Singapore Law Watch has the details of a court case where a unit of OCBC won its appeal against the former CEO of Frontken, Wong Hua Choon. The full judgement can be found at the bottom of the article.
Lawyers said the appeals court's 36-page judgment helped to clarify the law on the circumstances that show when an oral deal is binding as a contract.
But Malaysian invstors might also be interested in the deal itself between OCBC, Frontken and its then CEO:
In the case, OCBC Capital Investment Asia (OCIA) had entered into a risk-sharing deal to help Bursa Malaysia-listed Frontken Corp with 27.6 million shares acquired in 2007. It had invested some RM15 million in Frontken's shares.
Frontken, which maintains equipment in the semiconductor and other industries, is a RM130 million (S$52 million) enterprise with a presence in several countries in the region.
Its president and chief executive Wong Hua Choon personally agreed to underwrite any downside fluctuation risk to the shares for six months after they were listed.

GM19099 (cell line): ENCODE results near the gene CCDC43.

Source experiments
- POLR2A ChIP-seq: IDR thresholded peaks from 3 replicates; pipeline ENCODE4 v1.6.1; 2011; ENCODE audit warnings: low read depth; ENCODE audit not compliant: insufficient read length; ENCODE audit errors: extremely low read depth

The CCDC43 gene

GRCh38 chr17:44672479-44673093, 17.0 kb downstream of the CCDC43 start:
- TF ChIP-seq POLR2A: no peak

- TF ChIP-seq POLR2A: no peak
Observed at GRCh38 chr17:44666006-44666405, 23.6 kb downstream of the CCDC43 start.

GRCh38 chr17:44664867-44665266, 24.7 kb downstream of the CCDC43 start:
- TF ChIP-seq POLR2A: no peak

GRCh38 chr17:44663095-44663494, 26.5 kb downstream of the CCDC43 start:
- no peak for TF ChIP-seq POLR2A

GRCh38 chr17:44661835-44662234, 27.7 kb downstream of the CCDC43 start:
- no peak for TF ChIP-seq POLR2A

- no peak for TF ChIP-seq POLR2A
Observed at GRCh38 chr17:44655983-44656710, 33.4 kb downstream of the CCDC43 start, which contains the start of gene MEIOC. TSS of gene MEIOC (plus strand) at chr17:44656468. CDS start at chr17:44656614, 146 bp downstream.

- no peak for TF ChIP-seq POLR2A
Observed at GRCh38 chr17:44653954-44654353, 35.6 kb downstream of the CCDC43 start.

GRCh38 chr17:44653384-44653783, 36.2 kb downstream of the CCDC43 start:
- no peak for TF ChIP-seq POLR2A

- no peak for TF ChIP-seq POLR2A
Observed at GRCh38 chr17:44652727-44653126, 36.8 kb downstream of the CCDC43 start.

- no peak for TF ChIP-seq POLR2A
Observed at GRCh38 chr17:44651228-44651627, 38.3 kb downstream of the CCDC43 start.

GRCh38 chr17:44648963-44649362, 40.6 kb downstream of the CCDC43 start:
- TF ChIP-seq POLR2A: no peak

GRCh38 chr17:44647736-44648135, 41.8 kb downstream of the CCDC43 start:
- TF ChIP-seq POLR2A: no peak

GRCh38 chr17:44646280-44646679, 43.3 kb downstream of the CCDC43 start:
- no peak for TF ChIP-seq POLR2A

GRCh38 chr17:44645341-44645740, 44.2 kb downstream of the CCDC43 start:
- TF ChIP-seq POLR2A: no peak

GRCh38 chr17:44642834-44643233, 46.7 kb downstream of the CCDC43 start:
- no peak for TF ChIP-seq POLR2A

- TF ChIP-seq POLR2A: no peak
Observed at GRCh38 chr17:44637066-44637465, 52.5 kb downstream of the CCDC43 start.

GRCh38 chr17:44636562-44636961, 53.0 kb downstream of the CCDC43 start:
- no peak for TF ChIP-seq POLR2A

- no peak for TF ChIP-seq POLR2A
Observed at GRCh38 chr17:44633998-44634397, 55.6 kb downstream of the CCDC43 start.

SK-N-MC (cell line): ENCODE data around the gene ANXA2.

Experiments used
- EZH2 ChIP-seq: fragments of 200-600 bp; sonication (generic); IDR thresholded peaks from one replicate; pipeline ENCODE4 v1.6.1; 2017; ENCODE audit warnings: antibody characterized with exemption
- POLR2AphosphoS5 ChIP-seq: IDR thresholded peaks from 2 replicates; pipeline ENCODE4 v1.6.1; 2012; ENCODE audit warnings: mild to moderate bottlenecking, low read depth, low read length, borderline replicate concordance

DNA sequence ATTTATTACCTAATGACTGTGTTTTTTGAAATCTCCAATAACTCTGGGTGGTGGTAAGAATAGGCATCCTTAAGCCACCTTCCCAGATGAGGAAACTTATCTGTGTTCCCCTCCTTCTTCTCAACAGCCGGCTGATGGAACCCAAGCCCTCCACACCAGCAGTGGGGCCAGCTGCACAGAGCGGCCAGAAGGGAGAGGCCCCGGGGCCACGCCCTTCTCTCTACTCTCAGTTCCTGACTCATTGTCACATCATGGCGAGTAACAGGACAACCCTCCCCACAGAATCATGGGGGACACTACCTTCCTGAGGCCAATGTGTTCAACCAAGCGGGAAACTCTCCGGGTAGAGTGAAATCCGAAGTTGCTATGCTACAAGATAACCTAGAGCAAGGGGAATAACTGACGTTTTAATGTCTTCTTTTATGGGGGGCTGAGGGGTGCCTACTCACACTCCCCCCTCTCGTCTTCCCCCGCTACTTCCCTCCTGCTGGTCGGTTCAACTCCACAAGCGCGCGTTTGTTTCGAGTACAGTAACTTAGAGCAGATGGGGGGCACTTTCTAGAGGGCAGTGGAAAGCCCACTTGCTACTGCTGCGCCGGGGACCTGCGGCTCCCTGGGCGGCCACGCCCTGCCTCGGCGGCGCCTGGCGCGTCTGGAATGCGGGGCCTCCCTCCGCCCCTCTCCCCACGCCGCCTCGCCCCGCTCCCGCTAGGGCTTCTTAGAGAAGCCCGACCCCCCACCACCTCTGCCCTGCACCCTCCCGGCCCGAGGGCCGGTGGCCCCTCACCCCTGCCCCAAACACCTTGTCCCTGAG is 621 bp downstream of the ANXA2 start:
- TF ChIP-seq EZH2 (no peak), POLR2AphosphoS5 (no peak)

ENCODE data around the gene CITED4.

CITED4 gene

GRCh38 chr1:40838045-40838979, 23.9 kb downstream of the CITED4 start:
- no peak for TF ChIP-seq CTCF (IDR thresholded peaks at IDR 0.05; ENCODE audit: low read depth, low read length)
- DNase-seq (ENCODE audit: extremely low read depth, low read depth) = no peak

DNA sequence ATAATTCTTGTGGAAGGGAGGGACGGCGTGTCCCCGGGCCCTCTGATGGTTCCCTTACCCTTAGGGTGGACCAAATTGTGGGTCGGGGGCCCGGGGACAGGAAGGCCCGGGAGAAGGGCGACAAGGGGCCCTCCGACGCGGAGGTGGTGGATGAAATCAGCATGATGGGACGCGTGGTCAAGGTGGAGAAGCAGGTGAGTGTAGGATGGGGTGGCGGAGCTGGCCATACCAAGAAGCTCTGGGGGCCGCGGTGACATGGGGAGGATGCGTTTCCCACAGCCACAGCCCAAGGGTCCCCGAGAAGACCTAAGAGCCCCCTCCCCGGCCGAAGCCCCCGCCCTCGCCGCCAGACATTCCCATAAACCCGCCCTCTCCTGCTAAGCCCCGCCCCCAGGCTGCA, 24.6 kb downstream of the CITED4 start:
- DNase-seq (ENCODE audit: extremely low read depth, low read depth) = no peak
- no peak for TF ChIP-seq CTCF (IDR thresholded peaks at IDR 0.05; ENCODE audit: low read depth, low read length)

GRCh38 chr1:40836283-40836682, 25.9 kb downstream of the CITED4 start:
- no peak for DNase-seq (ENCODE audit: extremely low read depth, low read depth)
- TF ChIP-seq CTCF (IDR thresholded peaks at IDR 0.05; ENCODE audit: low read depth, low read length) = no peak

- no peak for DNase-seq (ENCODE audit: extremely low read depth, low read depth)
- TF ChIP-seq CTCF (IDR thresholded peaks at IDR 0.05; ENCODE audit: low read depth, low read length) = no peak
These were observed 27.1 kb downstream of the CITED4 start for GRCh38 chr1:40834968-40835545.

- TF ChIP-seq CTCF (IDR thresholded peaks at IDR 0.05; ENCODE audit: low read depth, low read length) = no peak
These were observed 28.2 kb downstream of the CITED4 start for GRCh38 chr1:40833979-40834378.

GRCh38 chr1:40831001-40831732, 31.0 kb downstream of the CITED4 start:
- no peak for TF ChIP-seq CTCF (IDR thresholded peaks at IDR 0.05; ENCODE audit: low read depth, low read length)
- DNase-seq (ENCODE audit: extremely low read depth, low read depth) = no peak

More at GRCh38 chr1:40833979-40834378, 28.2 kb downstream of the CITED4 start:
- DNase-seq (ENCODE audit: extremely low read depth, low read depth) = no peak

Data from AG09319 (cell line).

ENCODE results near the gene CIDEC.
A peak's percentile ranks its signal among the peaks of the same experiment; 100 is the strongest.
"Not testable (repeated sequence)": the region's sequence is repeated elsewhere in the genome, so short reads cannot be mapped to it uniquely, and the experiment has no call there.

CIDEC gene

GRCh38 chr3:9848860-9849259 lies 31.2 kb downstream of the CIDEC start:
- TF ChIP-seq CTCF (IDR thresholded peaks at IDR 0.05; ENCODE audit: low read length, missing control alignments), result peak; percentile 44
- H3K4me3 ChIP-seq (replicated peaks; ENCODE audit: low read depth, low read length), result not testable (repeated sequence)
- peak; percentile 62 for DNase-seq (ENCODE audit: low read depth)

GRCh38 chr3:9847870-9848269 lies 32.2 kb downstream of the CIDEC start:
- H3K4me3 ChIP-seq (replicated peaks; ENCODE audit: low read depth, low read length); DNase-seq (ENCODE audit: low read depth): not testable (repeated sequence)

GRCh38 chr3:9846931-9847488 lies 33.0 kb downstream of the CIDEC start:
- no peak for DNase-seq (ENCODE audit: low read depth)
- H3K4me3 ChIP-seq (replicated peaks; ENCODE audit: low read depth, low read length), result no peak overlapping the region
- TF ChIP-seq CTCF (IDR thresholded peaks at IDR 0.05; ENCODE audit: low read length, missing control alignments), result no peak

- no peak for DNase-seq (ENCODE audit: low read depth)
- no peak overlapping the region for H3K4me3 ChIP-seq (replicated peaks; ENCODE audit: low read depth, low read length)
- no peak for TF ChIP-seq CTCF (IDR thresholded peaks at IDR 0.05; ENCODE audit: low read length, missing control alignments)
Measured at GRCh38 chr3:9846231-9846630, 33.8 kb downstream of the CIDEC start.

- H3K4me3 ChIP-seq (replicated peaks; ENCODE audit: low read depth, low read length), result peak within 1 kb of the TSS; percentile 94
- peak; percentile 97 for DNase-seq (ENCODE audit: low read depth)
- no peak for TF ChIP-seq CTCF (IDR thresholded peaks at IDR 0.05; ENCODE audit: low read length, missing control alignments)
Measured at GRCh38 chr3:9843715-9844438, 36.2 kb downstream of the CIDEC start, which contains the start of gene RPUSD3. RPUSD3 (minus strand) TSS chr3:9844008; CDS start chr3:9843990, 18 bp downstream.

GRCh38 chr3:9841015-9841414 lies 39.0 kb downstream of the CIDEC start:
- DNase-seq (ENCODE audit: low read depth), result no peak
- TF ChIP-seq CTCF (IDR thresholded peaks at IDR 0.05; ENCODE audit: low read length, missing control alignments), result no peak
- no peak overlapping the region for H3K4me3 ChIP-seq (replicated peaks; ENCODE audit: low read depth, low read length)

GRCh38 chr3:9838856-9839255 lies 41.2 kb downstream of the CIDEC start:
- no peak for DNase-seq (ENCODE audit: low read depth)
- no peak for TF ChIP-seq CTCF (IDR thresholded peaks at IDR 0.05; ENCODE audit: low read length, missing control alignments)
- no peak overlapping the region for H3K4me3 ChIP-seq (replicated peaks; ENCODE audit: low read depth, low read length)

Under this risk participation agreement, he would pay the difference if the share value fell below the floor price of 47 sen per unit, should OCIA opt to sell within the six-month period.
The 2008 global financial crisis sent the share price plunging, and when OCIA wanted to sell its Frontken shares on the open market, Mr Wong stood to pay a potential RM7 million to make up the difference.
Talks followed and Mr Wong agreed to buy 3.7 million shares at 54 sen per share, and for him to enter a new risk guarantee period for the remaining OCIA shares from July 2010 with no expiry date as long as OCIA held the shares.
The parties orally agreed at a Singapore meeting in June 2009 on the terms and to follow up with the formal documents on this supplementary agreement.
But as Mr Wong did not sign the formal papers by an August 2009 expiry date, he took issue with whether he was bound by any deal.
The deal itself looks quite risky, although the global economy appeared to be doing well in 2007, cracks started to appear.
Another question is if these kind of deals should be revealed to investors, it appears to be material information. In a crisis situation it could easily lead to forced selling of a large amount of shares.
This is the 5-year graph of Frontken's share, not a pretty picture: